6. Silent Alarm - Bloc Party (2005). I knew the first time I heard the first bars of "Helicopter" that Bloc Party were going to be band I had to know. Like most of the English imports during the millenium they never quite made the jump over the pond, but their jet engine beats coupled with the unapologetically English vocals and caffeine infused guitar riffs became timeless.

Close seconds- 2005: "Hot Fuss" - The Killers

7. Pieces of the People We Love - The Rapture (2006). The Rapture was often compared to U2 because of the ultra-fast strum style that permeated the guitar work, but beyond that, the Rapture had staked out their own style. The Rapture used humour, touches of New Order dance sensibility, and call-and-response hip hop techniques to craft an album that stands out in my mind as a defining work of the year.

Close seconds- 2006: "Show Your Bones" - Yeah Yeah Yeahs

8. Untrue - Burial (2007). The first time I heard this album it was late at night, and I was listening to my iPod as I fell asleep. The album came on, and I listened. And re-listened. And I stayed up most of the night listening to this masterpiece. Burial had taken the soundtrack of night, laced it with the percussion of flicking lighters and dropped coins, and vocals that switched in an instant from female to male, warping the perception of the songs in an instant.

Close seconds- 2007: "Kala" - M.I.A.

9. In Ghost Colours - Cut/Copy (2008). Cut/Copy exuded ballsyness in releasing an album like "In Ghost Colours" which would have been a smash hit in 1990, and would have made them the world's biggest band. They cheerfully updated the Happy Monday's English dance rock, post-rave influence and went full-throttle with an album that is self-confident and brimming with melodies that stay with you long afterwards. A DJ favourite, "Hearts on Fire" will bring a smile to your face with the ancient and overused-at-the-time cliche dance sample.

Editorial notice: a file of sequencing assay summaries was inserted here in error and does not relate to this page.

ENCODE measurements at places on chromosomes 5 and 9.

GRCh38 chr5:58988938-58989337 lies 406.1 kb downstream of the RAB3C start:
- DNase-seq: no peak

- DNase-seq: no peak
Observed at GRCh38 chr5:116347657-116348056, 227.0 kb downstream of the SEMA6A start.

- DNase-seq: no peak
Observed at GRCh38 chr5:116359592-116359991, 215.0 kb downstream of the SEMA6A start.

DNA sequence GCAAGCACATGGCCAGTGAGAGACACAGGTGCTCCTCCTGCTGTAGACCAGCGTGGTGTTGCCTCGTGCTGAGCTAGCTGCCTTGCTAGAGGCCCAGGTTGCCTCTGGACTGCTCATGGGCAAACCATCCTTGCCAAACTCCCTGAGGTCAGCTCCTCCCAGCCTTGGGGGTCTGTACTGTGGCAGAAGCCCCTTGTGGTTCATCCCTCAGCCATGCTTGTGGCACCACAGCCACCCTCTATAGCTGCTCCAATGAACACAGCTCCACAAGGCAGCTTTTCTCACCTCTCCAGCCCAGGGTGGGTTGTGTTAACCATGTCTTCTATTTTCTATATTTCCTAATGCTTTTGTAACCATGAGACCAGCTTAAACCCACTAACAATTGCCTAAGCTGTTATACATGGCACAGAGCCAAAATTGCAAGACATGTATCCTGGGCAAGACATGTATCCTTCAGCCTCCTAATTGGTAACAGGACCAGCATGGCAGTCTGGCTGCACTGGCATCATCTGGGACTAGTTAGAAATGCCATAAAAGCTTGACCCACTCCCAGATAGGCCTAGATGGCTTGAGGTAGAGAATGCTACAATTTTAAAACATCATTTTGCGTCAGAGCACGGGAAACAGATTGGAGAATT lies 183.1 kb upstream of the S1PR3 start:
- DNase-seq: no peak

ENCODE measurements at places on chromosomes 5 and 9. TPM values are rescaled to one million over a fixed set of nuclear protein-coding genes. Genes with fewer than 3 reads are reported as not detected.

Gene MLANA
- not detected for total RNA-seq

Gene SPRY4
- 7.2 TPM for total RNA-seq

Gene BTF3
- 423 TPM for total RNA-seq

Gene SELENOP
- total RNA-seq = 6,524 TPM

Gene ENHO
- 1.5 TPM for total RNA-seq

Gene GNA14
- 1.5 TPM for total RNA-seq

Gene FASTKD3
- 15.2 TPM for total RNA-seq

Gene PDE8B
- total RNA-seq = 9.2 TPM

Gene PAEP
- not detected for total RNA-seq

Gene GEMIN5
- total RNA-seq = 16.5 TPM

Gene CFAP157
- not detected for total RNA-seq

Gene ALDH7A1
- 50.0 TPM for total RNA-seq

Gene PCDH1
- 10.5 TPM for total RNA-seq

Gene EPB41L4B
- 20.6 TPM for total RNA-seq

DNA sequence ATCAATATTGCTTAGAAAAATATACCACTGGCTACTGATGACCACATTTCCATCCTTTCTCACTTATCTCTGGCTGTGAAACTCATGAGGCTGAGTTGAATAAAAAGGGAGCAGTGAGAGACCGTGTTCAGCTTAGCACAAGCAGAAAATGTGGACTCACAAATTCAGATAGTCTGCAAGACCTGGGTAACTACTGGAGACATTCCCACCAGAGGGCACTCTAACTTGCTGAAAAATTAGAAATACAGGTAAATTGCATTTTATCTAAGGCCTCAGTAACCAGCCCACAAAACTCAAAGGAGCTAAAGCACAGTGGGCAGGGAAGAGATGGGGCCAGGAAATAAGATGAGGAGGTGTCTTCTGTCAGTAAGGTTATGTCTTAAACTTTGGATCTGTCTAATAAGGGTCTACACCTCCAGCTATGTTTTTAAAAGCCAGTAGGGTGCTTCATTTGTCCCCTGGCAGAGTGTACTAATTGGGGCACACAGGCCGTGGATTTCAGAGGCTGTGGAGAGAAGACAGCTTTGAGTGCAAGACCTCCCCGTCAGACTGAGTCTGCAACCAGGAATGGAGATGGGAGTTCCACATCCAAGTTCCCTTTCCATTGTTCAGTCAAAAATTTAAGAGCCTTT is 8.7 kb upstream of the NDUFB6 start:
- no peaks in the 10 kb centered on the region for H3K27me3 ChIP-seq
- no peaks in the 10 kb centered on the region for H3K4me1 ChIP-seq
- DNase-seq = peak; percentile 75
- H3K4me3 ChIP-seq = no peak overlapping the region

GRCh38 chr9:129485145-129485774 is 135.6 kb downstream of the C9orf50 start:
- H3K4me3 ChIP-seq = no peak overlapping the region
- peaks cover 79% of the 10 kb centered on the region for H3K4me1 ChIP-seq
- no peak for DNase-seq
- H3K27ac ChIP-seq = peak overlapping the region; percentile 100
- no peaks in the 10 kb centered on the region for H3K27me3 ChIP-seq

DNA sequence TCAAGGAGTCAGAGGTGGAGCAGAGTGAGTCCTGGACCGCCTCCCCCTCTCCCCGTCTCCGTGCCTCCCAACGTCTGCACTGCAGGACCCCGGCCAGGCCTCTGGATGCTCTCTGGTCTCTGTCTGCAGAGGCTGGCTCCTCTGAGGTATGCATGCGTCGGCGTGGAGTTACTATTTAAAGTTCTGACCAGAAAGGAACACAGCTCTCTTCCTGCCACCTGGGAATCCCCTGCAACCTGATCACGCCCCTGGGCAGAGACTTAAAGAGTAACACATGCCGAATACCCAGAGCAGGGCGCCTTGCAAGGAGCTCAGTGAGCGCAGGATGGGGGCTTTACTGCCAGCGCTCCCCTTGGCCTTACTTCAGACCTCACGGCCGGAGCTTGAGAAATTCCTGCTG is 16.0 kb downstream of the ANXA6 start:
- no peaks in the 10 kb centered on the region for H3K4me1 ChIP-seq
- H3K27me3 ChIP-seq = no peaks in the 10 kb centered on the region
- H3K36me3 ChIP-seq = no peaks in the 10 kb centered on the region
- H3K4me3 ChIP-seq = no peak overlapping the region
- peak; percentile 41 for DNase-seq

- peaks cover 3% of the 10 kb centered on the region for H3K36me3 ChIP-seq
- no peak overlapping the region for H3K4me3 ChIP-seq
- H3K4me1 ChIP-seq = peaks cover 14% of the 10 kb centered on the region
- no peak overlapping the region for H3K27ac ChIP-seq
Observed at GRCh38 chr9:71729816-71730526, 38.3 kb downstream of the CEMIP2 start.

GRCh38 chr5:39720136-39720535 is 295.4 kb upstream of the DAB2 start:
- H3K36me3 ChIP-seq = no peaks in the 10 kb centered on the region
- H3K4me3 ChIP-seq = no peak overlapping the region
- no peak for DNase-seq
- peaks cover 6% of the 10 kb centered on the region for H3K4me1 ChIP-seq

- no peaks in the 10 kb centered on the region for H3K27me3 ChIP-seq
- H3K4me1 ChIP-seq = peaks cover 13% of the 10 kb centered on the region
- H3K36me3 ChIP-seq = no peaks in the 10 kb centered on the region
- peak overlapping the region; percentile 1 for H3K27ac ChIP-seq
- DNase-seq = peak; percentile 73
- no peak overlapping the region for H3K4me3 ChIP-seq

Close seconds- 2008: "Tha Carter III" - Lil' Wayne

10. Yesterday and Today - The Field (2009). The Swedish techno master's follow up to the critically acclaimed "From Here We Go Sublime" was an album focused on musical texture, creating long-sequenced soundscapes that build element on element. The first time I heard "I Have the Moon" was as I traversed an artic ridge during a beautiful clear day at -35C. It was pure magic, and the album remains on heavy play.

Close seconds- 2009: "Post - Nothing" - The Japandroids

Other albums that defined my decade but did not appear on the list include:

- Coldplay's "X&Y", which I first heard while relaxing on a deck from a beach in Thailand. The opening notes of "Square One" inevitably lead me back to the same state of mind at that one day.

- God's Son - Nas. I first really listened to this album while at top volume from an apartment overlooking Kashihara, in Nara Prefecture, Japan. Nas' "Made You Look" was and remains real hip hop.

- "Takk - Sigur Ros".

- Franz Ferdinand (self-titled debut)

- Up the Bracket - The Libertines

- Rooty - Basement Jaxx

- Nordic Light Hotel - The Field

- The Bravery (Self-titled Debut)

- Push the Button - The Chemical Brothers

- Wolfgang Amadeus Phoenix - Phoenix

- Justice - Cross

- Feed the Animals - Girl Talk

- The Inhuman Condition - Sam Roberts

- LCD Soundsystem (self-titled debut)

- Loyal to the Game - 2pac

- Elephant - The White Stripes

- Highly Evolved - The Vines

- Our Love to Admire - Interpol

- Demon Days - Gorillaz

- TI vs. TIP - TI

- A Grand Don't Come For Free - The Streets

- West Ryder Pauper Lunatic Asylum - Kasabian

- Crystal Castles (Self-Titled Debut)

- In Rainbows - Radiohead

- Medulla - Bjork

- 24 Hour Party People - Soundtrack

- Yoshimi Battles... - The Flaming Lips

- The Black Album - Jay Z

Interpol's "Mammoth"

No comments: